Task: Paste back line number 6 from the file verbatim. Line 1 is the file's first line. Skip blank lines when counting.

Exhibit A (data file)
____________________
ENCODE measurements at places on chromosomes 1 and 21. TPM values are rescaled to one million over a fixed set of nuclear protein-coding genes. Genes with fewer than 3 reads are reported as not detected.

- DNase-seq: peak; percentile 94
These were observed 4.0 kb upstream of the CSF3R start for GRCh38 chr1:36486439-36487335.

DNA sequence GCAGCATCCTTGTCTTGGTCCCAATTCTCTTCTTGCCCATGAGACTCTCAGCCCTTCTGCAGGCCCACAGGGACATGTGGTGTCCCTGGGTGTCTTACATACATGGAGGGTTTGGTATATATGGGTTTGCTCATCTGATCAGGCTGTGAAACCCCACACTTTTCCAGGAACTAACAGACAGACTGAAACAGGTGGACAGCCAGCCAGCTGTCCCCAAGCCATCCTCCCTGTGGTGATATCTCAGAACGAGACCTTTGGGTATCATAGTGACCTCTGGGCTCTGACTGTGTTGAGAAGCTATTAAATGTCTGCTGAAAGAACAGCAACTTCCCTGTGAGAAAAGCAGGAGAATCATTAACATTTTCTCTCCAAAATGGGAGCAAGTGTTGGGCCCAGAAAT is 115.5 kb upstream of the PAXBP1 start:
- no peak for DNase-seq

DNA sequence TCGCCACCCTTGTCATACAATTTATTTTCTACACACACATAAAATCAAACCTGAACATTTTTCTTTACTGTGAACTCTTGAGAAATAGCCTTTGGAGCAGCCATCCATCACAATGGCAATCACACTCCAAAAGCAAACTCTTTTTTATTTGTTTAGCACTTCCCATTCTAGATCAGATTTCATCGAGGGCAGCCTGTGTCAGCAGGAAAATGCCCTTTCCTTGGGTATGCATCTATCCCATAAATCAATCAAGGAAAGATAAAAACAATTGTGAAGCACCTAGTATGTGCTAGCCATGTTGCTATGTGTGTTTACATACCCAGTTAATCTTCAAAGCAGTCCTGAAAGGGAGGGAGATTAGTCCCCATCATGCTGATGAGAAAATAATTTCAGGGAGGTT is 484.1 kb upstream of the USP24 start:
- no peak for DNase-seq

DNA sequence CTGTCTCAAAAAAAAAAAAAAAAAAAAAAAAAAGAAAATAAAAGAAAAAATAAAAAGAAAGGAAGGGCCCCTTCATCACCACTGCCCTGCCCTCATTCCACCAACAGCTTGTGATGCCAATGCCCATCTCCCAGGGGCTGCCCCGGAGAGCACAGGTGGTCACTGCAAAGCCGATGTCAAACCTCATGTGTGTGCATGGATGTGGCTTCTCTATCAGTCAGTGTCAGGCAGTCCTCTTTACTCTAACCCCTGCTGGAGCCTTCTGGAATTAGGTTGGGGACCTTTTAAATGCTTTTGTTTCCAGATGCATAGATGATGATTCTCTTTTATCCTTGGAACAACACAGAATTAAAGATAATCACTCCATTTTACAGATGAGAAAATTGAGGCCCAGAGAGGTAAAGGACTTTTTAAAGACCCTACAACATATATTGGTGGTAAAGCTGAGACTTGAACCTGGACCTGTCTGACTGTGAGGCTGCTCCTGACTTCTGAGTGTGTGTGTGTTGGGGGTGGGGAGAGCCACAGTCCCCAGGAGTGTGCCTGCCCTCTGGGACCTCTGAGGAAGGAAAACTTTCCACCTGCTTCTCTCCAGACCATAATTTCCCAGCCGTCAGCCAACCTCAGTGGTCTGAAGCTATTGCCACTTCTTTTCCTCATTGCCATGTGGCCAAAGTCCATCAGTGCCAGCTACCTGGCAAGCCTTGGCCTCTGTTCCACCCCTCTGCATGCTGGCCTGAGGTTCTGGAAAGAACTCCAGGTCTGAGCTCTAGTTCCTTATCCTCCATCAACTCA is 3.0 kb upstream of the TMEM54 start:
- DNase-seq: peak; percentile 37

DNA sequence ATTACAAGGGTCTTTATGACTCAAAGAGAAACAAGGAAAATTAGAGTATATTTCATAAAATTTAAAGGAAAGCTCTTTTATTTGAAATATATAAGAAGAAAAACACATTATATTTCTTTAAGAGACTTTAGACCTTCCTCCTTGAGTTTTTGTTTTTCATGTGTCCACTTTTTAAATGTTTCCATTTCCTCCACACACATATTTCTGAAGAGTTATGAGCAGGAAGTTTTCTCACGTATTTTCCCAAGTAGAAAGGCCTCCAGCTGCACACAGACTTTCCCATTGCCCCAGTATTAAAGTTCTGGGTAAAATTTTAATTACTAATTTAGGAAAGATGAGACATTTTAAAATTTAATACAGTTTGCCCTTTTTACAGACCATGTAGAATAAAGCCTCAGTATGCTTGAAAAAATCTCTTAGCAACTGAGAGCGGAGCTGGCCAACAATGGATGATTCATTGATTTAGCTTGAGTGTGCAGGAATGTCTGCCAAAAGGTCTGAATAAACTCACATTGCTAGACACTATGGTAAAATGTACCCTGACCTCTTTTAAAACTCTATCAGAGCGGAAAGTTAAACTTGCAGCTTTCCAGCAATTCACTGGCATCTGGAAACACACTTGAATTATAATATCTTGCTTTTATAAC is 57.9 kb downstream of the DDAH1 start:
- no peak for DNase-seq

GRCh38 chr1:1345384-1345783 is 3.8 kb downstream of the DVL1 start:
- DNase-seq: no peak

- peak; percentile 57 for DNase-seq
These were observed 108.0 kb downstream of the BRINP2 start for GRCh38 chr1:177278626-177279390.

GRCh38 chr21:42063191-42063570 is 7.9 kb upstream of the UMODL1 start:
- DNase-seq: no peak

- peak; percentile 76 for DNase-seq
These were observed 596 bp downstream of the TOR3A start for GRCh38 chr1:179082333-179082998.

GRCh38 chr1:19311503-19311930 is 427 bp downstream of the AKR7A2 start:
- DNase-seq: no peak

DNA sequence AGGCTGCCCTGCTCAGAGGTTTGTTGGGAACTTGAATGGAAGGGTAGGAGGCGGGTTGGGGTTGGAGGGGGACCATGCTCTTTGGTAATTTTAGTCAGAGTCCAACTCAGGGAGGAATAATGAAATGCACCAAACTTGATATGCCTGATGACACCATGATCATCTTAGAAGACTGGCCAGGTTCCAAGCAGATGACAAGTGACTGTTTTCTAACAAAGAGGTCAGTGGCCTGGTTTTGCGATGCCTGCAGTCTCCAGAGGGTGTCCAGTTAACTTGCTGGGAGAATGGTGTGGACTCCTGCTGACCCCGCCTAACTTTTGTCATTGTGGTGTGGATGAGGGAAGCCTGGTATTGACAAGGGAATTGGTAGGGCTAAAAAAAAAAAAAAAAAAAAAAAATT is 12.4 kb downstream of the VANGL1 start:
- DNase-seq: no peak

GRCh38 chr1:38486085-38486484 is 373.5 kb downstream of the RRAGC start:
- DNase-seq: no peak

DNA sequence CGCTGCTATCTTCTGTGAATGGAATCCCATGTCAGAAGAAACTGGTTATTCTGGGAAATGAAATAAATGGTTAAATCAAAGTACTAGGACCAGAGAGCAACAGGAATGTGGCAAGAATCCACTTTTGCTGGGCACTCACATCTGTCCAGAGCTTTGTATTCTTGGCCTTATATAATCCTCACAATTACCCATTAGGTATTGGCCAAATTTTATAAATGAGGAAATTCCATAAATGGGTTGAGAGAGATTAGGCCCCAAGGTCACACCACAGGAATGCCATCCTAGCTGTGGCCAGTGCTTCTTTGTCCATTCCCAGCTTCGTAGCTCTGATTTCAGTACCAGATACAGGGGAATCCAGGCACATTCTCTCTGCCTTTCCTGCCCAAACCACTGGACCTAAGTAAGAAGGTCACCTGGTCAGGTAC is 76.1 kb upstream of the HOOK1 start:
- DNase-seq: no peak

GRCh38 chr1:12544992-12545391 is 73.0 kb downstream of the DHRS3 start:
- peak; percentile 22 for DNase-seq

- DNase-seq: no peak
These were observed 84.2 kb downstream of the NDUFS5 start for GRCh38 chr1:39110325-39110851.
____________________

DNA sequence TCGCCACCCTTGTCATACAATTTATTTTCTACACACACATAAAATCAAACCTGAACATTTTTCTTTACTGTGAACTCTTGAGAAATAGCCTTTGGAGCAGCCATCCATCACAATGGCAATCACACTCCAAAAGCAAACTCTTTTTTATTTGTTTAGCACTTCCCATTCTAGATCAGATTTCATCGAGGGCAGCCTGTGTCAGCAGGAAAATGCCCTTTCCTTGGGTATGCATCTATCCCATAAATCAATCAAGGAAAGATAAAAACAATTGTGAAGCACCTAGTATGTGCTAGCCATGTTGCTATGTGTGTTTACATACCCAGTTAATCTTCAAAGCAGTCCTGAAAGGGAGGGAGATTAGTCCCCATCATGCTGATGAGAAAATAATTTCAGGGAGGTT is 484.1 kb upstream of the USP24 start: